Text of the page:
Lecture 5: Z test/score
Where we are going...
- Z-scores requires a knowledge of standard deviation
- Probability theory requires a knowledge of frequency distributions, proportions
- The distribution of sample means requires an understanding of the mean and of the
standard deviation
- Hypothesis testing requires an understanding of z-scores, probability theory, and the
distribution of sample means
Consider the following...
- Imagine you wrote two different tests
TEST 1 TEST 2
X = 60 X = 60
µ = 50 µ = 50
- Are you happier with your mark on the first test, or with your mark on the second test?
- What if I included this information?
TEST 1 TEST 2
X = 60 X = 60
µ = 50 µ = 50
= 20 = 5
- Are you happier with your mark on the first test, or with your mark on the second test?
Why?
Calculate
X−µ
Z= ❑
- Calculate z when X= 60, µ= 50, and = 20
- Calculate z when X= 60, µ= 50, and = 5
What is a z-score?
- It describes the exact location of a score in a distribution
- Az-score of +.5 indicates X was exactly one-half standard deviations above the mean of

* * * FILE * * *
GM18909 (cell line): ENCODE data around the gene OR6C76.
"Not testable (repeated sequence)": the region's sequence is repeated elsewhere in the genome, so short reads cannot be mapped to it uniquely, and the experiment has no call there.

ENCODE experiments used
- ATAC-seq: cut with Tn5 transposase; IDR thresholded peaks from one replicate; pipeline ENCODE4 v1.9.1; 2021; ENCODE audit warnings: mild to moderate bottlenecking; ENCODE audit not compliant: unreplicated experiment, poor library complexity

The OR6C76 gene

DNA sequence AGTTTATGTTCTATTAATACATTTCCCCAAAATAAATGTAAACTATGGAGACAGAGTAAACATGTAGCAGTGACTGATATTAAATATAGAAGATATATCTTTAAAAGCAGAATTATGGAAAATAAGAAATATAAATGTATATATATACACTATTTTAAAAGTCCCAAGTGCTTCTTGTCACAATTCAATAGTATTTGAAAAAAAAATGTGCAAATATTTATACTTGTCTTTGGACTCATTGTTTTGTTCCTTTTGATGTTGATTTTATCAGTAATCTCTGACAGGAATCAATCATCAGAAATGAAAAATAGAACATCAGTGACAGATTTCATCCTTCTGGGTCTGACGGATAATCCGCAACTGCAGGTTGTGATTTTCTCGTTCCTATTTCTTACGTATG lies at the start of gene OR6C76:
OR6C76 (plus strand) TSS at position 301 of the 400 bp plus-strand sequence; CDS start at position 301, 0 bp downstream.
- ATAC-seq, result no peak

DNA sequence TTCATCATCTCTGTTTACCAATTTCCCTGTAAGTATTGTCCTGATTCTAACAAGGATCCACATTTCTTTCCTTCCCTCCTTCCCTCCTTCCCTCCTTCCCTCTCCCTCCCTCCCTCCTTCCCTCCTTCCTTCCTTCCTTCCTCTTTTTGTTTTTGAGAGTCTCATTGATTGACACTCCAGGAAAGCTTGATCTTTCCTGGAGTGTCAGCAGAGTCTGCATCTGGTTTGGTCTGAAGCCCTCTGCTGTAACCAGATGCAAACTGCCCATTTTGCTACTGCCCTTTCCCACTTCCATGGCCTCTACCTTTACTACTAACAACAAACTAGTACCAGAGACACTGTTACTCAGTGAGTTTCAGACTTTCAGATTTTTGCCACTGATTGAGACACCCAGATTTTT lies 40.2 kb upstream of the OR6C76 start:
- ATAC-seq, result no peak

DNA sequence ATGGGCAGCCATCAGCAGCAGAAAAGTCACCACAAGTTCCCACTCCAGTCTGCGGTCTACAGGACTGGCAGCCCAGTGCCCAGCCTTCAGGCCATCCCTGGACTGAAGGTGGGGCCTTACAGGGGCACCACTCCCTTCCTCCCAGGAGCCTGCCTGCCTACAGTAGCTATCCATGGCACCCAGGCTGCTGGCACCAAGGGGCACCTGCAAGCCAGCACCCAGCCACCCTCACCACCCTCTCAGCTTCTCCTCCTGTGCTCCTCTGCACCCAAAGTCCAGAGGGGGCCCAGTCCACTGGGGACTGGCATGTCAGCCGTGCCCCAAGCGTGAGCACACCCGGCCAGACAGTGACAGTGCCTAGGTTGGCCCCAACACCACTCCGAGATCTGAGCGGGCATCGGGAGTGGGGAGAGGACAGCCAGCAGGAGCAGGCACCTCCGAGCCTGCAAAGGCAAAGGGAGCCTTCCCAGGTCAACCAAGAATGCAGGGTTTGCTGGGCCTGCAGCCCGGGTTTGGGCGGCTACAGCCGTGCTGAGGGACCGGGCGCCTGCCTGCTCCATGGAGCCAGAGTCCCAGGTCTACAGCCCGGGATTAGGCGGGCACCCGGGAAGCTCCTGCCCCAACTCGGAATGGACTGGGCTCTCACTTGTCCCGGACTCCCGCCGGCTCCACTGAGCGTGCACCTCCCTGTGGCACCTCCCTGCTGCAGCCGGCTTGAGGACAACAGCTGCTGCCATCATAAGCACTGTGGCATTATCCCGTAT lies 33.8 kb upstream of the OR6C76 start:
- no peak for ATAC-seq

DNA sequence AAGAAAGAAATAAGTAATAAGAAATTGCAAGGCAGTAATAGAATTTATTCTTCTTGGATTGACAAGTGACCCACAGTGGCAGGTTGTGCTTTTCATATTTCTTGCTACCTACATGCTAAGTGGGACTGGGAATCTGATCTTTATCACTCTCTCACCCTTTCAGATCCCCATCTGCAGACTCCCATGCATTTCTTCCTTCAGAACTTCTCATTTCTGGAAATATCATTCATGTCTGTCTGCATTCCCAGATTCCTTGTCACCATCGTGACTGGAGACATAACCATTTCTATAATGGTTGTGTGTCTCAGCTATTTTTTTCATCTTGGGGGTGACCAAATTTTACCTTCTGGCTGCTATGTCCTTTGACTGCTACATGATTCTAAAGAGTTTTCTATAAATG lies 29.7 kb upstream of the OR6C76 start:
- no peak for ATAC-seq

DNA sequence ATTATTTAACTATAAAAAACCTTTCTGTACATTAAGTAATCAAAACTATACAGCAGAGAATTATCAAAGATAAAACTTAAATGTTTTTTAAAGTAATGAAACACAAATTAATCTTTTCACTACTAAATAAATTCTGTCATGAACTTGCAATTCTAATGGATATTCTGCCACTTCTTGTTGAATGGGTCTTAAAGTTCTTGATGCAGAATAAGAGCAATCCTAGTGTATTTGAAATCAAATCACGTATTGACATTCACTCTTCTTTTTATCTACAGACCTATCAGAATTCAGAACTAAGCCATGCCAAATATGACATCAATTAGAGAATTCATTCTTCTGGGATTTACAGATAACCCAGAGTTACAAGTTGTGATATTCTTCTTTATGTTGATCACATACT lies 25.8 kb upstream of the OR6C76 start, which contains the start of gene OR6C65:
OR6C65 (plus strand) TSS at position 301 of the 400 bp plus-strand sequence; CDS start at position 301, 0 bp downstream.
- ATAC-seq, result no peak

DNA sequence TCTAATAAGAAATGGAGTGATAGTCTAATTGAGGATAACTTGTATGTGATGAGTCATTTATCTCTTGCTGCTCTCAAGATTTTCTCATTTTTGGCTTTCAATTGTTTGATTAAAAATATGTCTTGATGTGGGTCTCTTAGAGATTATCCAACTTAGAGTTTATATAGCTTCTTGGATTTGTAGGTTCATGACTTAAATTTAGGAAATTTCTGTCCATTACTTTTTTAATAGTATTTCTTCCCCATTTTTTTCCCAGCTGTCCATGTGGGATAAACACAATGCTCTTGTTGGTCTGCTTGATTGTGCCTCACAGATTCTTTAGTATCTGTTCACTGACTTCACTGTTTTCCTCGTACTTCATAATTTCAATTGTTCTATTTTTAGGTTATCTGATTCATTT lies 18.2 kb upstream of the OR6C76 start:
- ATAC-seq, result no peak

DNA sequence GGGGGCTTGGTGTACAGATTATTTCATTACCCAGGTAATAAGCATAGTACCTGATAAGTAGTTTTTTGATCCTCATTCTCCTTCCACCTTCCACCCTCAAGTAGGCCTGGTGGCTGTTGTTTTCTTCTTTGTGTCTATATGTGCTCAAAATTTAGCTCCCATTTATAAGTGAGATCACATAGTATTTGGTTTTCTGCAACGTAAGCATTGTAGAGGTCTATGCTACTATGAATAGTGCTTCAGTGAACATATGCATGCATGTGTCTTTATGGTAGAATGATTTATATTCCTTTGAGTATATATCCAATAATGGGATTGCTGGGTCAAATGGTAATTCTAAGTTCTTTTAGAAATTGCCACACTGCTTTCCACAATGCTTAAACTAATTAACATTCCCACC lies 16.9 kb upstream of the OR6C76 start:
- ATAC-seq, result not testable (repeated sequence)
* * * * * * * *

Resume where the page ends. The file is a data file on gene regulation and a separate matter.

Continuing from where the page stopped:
the distribution of scores
- Az-score of +2 indicates X was exactly two standard deviations above the mean of the
distribution of scores
Calculate
X−µ
Z= ❑
- Calculate z when X= 50, µ= 60, and = 20
- Calculate z when X= 50, µ= 60, and = 5
What is a z-score?
- Az-score of -.5 indicates X was exactly one-half standard deviations below the mean of
the distribution of scores
- Az-score of -2 indicates X was exactly two standard deviations below the mean of the
distribution of scores
Imagine the test scores were normally distributed - Az-score of “1” indicates that the raw score X is one standard deviation above the mean
of the distribution of scores
- Since the height of this distribution indicates the likelihood of a score occurring, it should
be noted that more extreme z-scores are comparatively rare
- So you should be quite happy with a z-score of +2.0! Why?
50 If =. 5
60 If =.2
60
Try it!
X
1
1
1
2
5 - Transform this distribution of raw scores into a distribution of z-scores
Consider the following distribution of scores
X X – µ (X – µ)2 z
1
1
1
2
5
- What is µ?
- What is ?
X X – µ (X – µ)2 z
1 -1 1 -.65
1 -1 1 -.65
1 -1 1 -.65
2 0 0 0
5 3 9 1.94
- What is µ? (2)
- What is ? (1.55)
Let’s do some more math!
z
-.65
-.65
-.65
0
1.94
- What is the mean of the distribution of z-scores? 0
- What is the standard deviation of the distribution of z-scores? 1
z z – µ
(z – z
µz
)²
-.65 -.65 .42
-.65 -.65 .42
-.65 -.65 .42
0 0 0
1.94 1.94 3.76
Always true!!
- The mean of a distribution of z-scores is ALWAYS 0
• All positive z-scores are above the mean, and all the negative z-scores are below the
mean
- The standard deviation of a distribution of z-scores is ALWAYS 1
Let’s draw graphs!
- First draw a frequency distribution of the raw scores 1, 1, 1, 2, 5
- Then, draw a

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